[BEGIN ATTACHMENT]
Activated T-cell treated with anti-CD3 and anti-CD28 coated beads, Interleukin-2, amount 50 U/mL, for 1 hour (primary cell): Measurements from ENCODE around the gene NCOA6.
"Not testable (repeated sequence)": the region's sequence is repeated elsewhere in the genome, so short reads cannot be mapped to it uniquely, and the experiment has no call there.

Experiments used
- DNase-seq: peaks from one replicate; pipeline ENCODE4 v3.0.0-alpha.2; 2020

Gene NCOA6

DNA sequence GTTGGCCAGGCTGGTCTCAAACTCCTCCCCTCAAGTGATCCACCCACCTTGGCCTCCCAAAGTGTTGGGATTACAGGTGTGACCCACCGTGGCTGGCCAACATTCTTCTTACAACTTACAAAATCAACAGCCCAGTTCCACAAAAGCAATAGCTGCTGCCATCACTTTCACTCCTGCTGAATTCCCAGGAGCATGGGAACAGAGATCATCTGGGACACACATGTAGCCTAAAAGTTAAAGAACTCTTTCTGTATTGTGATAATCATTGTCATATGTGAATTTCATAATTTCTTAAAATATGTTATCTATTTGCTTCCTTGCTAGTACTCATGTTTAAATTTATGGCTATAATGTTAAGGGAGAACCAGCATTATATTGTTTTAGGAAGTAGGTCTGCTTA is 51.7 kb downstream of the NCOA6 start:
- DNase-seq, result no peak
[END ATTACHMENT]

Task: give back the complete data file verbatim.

Activated T-cell treated with anti-CD3 and anti-CD28 coated beads, Interleukin-2, amount 50 U/mL, for 1 hour (primary cell): Measurements from ENCODE around the gene NCOA6.
"Not testable (repeated sequence)": the region's sequence is repeated elsewhere in the genome, so short reads cannot be mapped to it uniquely, and the experiment has no call there.

Experiments used
- DNase-seq: peaks from one replicate; pipeline ENCODE4 v3.0.0-alpha.2; 2020

Gene NCOA6

DNA sequence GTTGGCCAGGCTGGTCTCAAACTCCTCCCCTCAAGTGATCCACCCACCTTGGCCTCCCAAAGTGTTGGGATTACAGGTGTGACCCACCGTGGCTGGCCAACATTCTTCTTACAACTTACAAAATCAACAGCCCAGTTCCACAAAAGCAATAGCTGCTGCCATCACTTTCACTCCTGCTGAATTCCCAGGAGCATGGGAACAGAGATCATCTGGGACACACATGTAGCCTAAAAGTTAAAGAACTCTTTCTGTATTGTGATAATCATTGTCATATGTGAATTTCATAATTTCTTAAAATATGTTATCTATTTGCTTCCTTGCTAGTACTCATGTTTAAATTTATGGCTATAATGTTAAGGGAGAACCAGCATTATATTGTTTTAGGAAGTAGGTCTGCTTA is 51.7 kb downstream of the NCOA6 start:
- DNase-seq, result no peak